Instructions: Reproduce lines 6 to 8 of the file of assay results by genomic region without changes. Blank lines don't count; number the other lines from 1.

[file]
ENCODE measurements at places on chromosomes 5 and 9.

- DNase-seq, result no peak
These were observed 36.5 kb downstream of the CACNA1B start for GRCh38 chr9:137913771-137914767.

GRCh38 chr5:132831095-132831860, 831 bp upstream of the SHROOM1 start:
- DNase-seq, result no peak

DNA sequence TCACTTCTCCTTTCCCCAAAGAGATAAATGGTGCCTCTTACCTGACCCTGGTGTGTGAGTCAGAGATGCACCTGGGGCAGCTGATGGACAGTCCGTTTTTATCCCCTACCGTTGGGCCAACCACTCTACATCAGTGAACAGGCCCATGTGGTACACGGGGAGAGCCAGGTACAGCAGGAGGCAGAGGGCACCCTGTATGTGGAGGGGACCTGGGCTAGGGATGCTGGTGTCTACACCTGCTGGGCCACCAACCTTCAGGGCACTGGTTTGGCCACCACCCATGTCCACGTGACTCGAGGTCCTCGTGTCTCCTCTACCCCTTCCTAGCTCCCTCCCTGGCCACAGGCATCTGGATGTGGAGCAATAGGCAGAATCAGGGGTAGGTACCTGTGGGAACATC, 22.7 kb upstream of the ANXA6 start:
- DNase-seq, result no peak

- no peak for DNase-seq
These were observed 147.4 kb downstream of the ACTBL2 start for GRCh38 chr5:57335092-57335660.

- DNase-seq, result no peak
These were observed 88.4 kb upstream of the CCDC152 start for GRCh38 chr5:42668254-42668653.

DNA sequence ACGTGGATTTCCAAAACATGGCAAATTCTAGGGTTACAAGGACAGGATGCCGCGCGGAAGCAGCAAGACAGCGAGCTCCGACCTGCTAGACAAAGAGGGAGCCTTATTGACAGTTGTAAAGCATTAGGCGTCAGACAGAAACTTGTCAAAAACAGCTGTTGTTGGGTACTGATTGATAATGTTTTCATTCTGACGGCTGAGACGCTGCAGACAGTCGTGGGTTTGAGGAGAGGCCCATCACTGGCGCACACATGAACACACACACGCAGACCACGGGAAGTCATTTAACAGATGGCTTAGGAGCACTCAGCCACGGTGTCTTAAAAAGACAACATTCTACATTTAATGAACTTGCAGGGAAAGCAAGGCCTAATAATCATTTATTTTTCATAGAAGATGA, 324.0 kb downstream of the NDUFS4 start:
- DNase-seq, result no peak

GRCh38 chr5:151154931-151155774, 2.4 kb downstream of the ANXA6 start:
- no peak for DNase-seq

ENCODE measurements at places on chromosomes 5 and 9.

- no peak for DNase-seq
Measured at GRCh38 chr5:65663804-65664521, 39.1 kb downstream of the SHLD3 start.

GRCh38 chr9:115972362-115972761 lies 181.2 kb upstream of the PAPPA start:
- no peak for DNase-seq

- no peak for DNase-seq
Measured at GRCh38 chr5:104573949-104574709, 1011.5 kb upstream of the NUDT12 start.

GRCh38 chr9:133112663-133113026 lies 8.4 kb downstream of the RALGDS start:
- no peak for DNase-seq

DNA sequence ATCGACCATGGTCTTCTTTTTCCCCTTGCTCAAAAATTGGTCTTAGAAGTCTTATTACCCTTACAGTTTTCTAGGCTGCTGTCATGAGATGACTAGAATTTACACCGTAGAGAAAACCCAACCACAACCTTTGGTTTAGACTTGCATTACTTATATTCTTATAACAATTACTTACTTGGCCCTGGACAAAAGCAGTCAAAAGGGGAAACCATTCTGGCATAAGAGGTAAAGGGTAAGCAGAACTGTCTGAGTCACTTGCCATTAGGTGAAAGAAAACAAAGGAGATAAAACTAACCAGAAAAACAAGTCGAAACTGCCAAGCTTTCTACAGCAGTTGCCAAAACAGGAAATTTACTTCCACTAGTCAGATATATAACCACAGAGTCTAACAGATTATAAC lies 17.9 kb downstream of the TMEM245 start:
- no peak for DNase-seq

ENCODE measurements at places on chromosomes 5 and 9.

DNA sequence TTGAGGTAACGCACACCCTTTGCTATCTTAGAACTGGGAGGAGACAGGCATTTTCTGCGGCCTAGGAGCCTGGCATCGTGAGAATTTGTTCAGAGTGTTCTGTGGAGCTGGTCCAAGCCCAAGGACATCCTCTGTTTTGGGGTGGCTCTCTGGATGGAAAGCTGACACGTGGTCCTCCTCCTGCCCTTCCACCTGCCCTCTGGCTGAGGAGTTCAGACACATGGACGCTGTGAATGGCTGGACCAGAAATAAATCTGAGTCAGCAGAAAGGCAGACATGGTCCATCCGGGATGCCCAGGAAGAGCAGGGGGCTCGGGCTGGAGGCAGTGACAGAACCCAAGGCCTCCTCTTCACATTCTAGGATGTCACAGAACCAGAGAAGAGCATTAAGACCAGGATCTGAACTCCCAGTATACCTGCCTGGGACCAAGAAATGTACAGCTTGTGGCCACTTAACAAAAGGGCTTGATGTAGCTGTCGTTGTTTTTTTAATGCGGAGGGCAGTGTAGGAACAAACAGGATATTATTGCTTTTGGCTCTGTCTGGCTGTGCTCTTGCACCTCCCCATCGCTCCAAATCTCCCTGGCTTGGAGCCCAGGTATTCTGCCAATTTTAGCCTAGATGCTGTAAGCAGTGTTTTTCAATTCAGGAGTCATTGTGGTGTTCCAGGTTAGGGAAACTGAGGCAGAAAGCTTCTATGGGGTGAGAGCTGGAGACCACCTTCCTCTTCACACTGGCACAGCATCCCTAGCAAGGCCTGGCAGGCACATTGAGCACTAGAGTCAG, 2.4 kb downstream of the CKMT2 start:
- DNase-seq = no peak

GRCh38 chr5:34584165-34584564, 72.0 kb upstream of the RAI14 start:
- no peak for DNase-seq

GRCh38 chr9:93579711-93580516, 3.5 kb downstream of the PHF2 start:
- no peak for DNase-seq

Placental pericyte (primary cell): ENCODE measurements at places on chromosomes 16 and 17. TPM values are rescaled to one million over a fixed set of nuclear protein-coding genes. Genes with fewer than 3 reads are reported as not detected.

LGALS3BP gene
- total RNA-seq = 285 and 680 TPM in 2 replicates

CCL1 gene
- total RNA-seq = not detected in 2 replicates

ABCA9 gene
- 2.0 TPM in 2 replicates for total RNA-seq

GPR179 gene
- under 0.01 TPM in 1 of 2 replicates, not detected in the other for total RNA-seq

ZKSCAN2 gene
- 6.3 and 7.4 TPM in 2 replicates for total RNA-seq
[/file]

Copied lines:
DNA sequence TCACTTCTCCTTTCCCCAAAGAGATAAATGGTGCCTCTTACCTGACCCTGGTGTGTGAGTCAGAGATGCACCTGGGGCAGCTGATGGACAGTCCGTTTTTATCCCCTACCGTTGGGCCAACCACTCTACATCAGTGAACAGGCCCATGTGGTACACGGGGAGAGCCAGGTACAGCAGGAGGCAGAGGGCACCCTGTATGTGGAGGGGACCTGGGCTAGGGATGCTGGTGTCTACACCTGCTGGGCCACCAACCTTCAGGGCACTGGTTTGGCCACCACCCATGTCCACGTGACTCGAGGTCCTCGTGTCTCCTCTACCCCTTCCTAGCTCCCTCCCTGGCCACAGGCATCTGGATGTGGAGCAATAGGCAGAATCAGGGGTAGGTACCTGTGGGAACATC, 22.7 kb upstream of the ANXA6 start:
- DNase-seq, result no peak

- no peak for DNase-seq